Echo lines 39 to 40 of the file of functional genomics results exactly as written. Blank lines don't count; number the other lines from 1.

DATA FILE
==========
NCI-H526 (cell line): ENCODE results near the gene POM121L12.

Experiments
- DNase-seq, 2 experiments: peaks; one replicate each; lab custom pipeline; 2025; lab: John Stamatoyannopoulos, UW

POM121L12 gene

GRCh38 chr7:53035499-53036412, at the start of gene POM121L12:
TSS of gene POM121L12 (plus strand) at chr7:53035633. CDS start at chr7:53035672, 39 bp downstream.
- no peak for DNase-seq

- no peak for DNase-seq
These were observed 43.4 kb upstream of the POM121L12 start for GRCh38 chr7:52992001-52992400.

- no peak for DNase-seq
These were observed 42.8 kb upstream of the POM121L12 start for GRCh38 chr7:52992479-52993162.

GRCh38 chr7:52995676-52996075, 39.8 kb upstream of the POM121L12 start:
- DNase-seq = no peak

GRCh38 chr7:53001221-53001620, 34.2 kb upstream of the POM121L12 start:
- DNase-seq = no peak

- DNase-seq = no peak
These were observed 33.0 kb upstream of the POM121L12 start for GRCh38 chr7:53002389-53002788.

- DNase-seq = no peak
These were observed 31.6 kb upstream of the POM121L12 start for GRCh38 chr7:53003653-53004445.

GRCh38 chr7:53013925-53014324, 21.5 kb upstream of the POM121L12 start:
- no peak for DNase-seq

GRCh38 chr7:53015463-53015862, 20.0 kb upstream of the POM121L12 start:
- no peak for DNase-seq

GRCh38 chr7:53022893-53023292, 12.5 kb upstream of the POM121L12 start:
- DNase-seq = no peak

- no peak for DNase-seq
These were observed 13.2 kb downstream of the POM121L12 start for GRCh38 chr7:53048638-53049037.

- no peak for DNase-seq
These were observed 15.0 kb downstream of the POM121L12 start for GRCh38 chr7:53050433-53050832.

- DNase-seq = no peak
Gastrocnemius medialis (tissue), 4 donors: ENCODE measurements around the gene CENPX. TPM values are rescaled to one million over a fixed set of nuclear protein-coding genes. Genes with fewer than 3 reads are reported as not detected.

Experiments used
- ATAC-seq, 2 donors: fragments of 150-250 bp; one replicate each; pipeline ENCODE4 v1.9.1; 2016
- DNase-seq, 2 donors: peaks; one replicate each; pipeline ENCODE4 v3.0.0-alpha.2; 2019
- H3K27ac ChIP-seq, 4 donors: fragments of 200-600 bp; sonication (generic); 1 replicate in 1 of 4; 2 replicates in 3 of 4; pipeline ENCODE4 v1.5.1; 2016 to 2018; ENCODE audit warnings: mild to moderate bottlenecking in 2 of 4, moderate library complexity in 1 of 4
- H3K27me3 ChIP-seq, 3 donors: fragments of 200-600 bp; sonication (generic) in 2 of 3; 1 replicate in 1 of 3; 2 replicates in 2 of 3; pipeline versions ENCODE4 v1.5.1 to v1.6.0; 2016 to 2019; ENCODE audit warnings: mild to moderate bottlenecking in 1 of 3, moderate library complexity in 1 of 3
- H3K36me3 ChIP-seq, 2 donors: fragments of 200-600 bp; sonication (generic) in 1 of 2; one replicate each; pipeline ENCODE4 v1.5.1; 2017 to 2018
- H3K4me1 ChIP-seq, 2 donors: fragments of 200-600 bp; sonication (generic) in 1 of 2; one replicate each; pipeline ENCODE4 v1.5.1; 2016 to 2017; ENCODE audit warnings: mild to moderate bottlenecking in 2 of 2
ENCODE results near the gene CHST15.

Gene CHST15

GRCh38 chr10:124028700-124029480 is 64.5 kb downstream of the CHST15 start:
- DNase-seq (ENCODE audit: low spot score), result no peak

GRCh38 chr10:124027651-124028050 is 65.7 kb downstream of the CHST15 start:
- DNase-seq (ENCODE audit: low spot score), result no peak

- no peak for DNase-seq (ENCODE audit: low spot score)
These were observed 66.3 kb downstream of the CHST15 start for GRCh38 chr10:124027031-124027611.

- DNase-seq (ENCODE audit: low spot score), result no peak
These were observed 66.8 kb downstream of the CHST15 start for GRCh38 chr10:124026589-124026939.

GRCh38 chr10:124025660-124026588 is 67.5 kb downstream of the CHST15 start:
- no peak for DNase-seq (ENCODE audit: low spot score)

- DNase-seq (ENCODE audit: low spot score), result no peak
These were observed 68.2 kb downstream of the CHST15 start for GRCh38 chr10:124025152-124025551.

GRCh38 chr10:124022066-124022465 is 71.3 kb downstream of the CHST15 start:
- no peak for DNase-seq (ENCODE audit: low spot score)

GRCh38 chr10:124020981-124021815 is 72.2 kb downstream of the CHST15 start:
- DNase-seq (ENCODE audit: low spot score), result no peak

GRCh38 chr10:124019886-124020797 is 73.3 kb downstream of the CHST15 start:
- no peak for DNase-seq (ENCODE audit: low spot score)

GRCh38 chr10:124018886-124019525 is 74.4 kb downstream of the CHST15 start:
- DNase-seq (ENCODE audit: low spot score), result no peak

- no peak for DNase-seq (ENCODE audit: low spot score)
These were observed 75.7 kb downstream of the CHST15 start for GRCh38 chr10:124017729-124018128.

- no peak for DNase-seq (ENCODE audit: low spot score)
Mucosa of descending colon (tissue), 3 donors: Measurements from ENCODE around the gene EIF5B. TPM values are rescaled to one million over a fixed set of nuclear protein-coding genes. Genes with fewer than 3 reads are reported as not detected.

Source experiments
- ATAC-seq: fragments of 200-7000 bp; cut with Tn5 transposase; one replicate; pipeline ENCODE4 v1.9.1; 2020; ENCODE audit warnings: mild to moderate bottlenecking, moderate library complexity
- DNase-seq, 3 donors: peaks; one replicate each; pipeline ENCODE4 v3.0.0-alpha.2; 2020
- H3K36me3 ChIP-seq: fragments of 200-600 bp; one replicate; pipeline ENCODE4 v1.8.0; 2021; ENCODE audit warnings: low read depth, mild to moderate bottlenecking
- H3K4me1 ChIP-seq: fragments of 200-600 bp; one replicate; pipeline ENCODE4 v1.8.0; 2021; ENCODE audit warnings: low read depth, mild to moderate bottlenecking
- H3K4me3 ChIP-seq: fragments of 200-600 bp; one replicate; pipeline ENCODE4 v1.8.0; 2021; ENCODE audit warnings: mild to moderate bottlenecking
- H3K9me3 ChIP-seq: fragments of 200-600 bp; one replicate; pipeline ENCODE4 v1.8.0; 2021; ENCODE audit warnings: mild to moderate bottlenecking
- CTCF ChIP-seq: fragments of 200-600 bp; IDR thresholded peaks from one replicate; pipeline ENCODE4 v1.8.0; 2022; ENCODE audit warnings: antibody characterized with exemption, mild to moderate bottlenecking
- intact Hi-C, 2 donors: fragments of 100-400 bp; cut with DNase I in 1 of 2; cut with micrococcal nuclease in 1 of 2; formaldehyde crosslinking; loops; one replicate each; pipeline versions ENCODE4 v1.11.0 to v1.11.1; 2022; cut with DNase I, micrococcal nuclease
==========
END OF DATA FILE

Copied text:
ENCODE results near the gene CHST15.

Gene CHST15